Of worms and women: can the 'biological clock' be reset?

Date: November 19, 2010
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Bar Harbor, Maine -- Fertility in women steeply declines in the later years of their reproductive lives. This has long been attributed solely to the aging and depletion of the egg cells themselves. But what if other biological factors have major influences?

In this week's edition of the journal Nature, Drs. Kevin Flurkey and David Harrison of The Jackson Laboratory were invited to analyze research published by Princeton University scientists Shijing Luo, Colleen Murphy and colleagues. Working with the laboratory roundworm C. elegans, the Princeton researchers demonstrated that with age, hormone-like signals (some known and some as yet unidentified) reduce the quality of oocytes (egg cells) and increase chromosomal abnormalities. These signaling changes can be interrupted in C. elegans, resulting in a longer viable reproductive life.

Drs. Flurkey and Harrison, who study aging processes, note that similar signaling changes occur in mammals, raising the possibility of future interventions that could delay reproductive aging in women, once the mechanisms of reducing oocyte quality are fully defined.

Do these findings "have a take-home message for women concerned about getting pregnant later in life and giving birth to healthy babies?" they write. Not immediately. "However, this study offers specific hypotheses that can be tested in mammalian systems. It thus opens the door to the possibility of improving oocyte quality during the period of reproductive decline."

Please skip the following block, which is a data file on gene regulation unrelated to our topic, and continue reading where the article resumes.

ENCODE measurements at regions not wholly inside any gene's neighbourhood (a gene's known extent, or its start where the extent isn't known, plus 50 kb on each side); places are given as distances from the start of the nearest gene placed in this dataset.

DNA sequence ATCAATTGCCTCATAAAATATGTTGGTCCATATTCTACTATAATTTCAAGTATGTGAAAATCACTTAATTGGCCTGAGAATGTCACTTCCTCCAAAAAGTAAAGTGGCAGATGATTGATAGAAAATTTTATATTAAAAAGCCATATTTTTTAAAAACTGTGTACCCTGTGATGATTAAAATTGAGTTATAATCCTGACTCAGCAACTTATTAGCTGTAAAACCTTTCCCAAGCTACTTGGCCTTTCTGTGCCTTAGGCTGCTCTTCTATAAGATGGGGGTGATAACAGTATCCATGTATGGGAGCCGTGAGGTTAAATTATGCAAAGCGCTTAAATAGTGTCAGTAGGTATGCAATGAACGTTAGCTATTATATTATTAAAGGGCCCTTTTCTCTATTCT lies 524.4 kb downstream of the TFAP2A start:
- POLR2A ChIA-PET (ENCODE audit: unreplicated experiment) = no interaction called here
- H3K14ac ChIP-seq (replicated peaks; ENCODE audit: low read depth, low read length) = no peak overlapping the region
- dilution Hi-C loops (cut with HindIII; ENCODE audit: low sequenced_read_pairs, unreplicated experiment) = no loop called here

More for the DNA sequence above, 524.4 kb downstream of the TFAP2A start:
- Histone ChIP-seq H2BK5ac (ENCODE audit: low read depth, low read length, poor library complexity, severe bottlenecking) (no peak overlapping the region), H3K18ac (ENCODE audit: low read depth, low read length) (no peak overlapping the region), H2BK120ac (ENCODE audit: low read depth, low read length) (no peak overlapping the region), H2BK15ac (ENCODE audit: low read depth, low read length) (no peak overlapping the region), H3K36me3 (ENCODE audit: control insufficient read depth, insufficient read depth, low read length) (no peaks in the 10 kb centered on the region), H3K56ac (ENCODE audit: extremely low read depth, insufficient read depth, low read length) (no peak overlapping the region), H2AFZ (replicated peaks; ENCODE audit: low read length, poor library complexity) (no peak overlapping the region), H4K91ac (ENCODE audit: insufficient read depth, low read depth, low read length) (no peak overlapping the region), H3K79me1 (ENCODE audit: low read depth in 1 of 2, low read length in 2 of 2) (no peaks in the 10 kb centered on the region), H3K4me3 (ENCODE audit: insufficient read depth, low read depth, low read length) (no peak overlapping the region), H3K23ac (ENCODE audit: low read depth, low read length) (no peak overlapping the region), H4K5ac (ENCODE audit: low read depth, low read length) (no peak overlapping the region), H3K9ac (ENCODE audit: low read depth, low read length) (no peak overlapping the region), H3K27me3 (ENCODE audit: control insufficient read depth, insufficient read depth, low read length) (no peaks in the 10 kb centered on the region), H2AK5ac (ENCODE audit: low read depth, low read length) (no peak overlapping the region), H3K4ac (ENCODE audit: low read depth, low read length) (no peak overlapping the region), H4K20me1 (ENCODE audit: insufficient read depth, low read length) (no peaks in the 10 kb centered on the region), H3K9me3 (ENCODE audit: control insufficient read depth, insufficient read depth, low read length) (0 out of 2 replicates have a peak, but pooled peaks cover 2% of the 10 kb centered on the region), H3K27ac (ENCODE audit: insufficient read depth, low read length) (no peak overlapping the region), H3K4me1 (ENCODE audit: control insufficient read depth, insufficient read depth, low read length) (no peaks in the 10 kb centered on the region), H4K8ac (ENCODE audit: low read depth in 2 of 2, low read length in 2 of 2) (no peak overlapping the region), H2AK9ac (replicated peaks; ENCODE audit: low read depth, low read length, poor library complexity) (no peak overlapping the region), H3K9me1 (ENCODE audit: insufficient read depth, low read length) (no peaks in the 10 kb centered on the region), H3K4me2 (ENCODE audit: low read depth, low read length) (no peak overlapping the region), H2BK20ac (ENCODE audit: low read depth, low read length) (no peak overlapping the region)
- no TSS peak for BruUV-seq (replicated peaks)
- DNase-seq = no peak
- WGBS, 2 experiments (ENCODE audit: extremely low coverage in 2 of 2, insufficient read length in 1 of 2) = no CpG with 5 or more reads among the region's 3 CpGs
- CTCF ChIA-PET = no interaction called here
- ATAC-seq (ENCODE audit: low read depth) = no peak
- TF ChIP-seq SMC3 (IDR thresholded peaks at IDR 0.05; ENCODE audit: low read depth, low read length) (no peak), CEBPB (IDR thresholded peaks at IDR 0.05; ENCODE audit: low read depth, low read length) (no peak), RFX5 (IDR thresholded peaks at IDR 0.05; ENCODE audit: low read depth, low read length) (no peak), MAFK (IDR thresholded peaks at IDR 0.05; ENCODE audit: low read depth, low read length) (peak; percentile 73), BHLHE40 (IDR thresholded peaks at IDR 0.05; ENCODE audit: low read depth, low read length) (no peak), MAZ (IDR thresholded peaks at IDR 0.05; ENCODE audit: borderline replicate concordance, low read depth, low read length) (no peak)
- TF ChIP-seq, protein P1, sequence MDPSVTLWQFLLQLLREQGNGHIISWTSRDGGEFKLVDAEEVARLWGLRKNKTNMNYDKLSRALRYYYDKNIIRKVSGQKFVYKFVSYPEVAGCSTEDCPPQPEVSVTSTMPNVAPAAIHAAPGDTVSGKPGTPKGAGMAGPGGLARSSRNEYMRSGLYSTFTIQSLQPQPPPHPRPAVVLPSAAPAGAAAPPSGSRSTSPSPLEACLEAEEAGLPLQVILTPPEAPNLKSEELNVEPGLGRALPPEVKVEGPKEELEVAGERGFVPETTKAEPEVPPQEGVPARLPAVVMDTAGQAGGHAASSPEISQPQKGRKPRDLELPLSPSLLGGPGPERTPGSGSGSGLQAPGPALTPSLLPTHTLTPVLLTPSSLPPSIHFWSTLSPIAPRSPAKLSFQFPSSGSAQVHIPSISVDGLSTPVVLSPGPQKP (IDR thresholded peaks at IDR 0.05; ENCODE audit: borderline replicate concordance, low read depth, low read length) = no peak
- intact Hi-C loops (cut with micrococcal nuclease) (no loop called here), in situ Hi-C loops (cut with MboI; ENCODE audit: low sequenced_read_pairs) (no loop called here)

In 2009, Professor Harrison and collaborators, including Dr. Flurkey, demonstrated the first pharmacological intervention proven to lengthen mammalian lifespan. They showed that rapamycin, a drug used to prevent organ rejection in human transplant recipients, can significantly extend the lifespan of mice. This research was hailed by both Nature and Science as one of the top 10 scientific breakthroughs of the year.

The Jackson Laboratory is an independent, nonprofit biomedical research institution and National Cancer Institute-designated Cancer Center based in Bar Harbor, Maine, with a facility in Sacramento, Calif. Its mission is to discover the genetic basis for preventing, treating and curing human diseases, and to enable research and education for the biomedical community.

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Kevin Flurkey and David E. Harrison: Reproductive ageing: Of worms and women. Nature, doi:10.1038/468386a, Nov. 18, 2010.

Contact(s): Joyce Peterson, 207-288-6058

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